CALGARY, Alberta (Reuters) - Canadian heavy crude differentials narrowed slightly on Wednesday as oil flows between Canada and the United States returned to normal following protests the previous day that targeted five major cross-border pipelines.
Activists in four U.S. states broke into remote flow stations to manually turn off valves on TransCanada Corp’s (TRP.TO) Keystone line, Enbridge Inc’s (ENB.TO) Line 4 and 67, the Spectra Energy Partners LP (SEP.N) Express line and a feeder line on Kinder Morgan Inc’s (KMI.N) Trans Mountain system.
The lines affected were shut down as a precaution, but the disruption was short-lived. By Tuesday afternoon all four companies had restarted the pipelines, helping minimize the impact on prices.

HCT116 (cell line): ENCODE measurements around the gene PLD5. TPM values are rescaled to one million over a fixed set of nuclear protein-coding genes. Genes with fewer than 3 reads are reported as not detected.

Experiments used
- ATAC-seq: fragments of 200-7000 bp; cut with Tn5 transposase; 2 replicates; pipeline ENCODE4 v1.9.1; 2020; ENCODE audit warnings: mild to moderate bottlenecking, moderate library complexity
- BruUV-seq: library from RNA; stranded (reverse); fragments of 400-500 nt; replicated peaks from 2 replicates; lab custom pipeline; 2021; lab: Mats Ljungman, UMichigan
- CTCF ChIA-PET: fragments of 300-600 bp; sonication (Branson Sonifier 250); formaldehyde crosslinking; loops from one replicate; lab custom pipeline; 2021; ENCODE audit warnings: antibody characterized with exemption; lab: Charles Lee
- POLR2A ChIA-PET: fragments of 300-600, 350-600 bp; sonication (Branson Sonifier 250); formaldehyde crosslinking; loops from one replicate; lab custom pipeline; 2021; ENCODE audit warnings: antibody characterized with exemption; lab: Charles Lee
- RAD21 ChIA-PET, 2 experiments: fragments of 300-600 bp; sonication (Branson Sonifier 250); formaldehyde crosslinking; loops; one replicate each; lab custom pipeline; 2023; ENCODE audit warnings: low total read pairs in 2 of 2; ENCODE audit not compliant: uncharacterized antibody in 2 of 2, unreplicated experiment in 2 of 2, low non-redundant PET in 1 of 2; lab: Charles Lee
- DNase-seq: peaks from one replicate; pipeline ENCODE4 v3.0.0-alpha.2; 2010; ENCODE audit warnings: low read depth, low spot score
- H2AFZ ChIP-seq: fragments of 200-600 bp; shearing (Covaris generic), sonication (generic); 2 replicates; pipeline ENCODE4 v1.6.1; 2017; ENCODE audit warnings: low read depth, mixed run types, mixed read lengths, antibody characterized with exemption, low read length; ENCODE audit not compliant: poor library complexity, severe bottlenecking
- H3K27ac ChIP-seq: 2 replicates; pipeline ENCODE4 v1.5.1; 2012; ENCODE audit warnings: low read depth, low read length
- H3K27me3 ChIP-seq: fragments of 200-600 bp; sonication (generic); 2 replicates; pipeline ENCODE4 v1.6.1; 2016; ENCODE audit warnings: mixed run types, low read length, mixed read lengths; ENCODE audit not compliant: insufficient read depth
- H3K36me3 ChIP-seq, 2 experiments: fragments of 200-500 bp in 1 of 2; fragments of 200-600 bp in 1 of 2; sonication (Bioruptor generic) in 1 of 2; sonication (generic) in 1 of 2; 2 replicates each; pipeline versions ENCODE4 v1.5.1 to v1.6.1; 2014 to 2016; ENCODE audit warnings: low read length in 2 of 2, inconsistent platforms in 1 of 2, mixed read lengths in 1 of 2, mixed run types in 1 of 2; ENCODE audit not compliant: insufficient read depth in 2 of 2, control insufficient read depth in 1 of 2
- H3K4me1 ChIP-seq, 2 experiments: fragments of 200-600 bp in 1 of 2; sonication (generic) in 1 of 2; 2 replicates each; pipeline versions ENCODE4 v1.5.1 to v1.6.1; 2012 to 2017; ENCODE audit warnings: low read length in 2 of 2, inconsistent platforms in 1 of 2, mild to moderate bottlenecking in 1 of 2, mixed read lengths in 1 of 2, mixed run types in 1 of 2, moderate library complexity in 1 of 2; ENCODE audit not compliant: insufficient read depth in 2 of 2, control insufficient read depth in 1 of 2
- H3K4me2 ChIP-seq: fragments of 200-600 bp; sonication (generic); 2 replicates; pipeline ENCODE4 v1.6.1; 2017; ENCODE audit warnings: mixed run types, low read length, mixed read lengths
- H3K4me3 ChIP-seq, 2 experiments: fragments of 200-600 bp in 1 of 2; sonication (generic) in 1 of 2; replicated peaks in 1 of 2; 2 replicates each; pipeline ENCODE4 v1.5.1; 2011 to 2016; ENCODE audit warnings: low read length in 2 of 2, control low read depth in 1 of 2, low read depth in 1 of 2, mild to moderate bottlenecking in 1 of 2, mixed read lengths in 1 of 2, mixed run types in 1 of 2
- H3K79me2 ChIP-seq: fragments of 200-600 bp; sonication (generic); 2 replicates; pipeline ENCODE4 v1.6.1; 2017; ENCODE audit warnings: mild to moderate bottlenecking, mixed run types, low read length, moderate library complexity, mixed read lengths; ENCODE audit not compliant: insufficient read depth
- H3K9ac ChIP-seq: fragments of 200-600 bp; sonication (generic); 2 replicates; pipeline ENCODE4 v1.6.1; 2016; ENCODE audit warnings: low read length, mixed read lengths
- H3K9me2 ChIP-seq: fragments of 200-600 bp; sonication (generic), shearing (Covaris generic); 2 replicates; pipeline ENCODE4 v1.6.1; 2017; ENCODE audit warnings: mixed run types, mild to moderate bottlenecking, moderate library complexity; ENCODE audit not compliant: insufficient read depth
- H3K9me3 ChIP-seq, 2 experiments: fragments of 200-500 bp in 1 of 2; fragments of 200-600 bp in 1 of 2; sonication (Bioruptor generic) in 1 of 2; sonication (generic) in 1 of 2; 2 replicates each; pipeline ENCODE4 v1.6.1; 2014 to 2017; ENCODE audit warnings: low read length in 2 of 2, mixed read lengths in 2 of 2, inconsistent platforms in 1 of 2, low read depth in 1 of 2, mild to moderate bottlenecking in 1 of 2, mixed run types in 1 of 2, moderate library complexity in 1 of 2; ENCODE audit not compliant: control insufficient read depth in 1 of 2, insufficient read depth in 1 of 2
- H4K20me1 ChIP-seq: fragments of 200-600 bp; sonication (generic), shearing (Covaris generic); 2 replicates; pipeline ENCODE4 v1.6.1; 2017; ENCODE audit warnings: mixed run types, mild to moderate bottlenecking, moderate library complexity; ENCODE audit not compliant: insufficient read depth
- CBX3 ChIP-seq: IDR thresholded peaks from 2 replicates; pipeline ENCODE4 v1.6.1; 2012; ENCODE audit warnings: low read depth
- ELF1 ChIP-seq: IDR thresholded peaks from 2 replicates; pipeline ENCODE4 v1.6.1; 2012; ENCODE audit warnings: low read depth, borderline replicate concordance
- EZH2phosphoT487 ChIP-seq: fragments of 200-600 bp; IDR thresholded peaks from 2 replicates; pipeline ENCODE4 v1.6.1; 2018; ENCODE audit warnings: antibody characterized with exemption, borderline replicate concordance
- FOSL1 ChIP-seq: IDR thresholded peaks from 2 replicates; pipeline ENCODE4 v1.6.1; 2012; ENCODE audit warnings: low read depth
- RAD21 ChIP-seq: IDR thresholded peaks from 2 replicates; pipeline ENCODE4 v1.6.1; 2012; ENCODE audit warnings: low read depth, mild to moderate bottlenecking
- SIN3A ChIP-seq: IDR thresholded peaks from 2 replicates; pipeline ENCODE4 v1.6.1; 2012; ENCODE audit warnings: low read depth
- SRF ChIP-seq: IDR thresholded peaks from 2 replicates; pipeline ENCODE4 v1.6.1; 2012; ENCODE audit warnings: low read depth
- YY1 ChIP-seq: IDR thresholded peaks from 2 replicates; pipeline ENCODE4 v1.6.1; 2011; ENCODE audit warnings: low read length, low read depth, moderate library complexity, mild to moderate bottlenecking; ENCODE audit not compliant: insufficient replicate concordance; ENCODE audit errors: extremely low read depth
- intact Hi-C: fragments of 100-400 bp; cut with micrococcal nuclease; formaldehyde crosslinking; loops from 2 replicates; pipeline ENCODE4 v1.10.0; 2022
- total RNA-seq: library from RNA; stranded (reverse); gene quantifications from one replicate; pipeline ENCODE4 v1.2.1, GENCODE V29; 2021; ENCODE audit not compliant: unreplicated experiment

A short-term pipeline shutdown will have little impact on deliveries, shippers in Calgary said. However, longer outages can lead to crude getting bottlenecked in the Alberta marketing hubs of Edmonton and Hardisty, and weigh on prices.
Wester Canada Select heavy blend crude for November delivery last traded at $13.60 per barrel below the West Texas Intermediate benchmark, compared with a settlement price of $13.70 per barrel below WTI on Tuesday.
Light synthetic crude from the oil sands for November delivery last traded at 30 cents per barrel below WTI, having changed hands at 15 cents per barrel under the benchmark on Tuesday.
Editing by Lisa Shumaker